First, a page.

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PHILIPPINE SUPREME COURT DECISIONS

SECOND DIVISION

[G.R. No. 109272. August 10, 1994.]

GEORG GROTJAHN GMBH & CO., Petitioner, v. HON. LUCIA VIOLAGO ISNANI, Presiding Judge, Regional Trial Court, Makati, Br. 59; ROMANA R. LANCHINEBRE; and TEOFILO A. LANCHINEBRE, Respondents.


SYLLABUS


1. LABOR LAW; LABOR RELATIONS; LABOR ARBITERS AND THE NLRC; JURISDICTION; LIMITED TO DISPUTES ARISING FROM EMPLOYER-EMPLOYEE RELATIONSHIP; CASE AT BAR. — Not every dispute between an employer and employee involves matters that only labor arbiters and the NLRC can resolve in the exercise of their adjudicatory or quasi-judicial powers. The jurisdiction of labor arbiters and the NLRC under Article 217 of the Labor Code is limited to disputes arising from an employer-employee relationship which can only be resolved by reference to the Labor Code, other labor statutes, or their collective bargaining agreement. Civil Case No. 92-2486 is a simple collection of a sum of money brought by petitioner, as creditor, against private respondent Romana Lanchinebre, as debtor. The fact that they were employer and employee at the time of the transaction does not negate the civil jurisdiction of the trial court. The case does not involve adjudication of a labor dispute but recovery of a sum of money based on our civil laws on obligation and contract.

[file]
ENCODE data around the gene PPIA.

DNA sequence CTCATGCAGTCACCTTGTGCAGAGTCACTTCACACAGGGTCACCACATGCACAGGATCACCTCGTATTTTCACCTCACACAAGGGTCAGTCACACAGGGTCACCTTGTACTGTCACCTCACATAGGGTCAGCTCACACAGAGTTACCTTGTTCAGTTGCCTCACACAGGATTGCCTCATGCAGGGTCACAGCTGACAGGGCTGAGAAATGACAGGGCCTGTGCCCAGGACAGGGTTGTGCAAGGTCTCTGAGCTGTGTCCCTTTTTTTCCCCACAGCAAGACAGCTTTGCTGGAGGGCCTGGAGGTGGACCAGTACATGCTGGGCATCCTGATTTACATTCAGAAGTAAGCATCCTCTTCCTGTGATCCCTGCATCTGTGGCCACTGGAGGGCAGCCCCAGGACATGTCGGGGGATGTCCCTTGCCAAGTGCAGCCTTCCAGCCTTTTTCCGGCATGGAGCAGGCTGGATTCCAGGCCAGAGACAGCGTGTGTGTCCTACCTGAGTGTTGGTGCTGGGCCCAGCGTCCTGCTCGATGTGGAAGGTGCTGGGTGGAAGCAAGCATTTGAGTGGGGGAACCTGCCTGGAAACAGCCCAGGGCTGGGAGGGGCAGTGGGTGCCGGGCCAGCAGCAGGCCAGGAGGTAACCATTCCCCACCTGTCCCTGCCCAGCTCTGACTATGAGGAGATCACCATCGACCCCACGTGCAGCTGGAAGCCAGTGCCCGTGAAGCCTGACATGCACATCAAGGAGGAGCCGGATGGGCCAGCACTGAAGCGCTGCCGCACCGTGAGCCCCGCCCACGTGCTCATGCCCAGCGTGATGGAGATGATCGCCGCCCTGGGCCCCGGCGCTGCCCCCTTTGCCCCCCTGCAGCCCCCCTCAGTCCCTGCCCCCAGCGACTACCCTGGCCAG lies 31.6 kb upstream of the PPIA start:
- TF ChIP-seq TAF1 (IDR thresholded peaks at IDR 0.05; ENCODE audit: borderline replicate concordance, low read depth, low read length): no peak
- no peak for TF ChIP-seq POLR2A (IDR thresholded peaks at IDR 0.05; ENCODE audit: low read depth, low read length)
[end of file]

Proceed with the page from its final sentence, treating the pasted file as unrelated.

2. COMMERCIAL LAW; CORPORATIONS; CAPACITY TO SUE; FOREIGN, CORPORATIONS DOING BUSINESS IN THE PHILIPPINES, ELABORATED. — The trial court erred in holding that petitioner does not have capacity to sue in the Philippines. It is clear that petitioner is a foreign corporation doing business in the Philippines. Petitioner is covered by the Omnibus Investment Code of 1987. There is no general rule or governing principle as to what constitutes "doing" or "engaging in" or "transacting" business in the Philippines. Each case must be judged in the light of its peculiar circumstances. In the case at bench, petitioner does not engage in commercial dealings or activities in the country because it is precluded from doing so by P.D. No. 218, under which it was established. Nonetheless, it has been continuously, since 1983, acting as a supervision, communications and coordination center for its home office’s affiliates in Singapore, and in the process has named its local agent and has employed Philippine nationals like private respondent Romana Lanchinebre. From this uninterrupted performance by petitioner of acts pursuant to its primary purposes and functions as a regional/area headquarters for its home office, it is clear that petitioner is doing business in the country.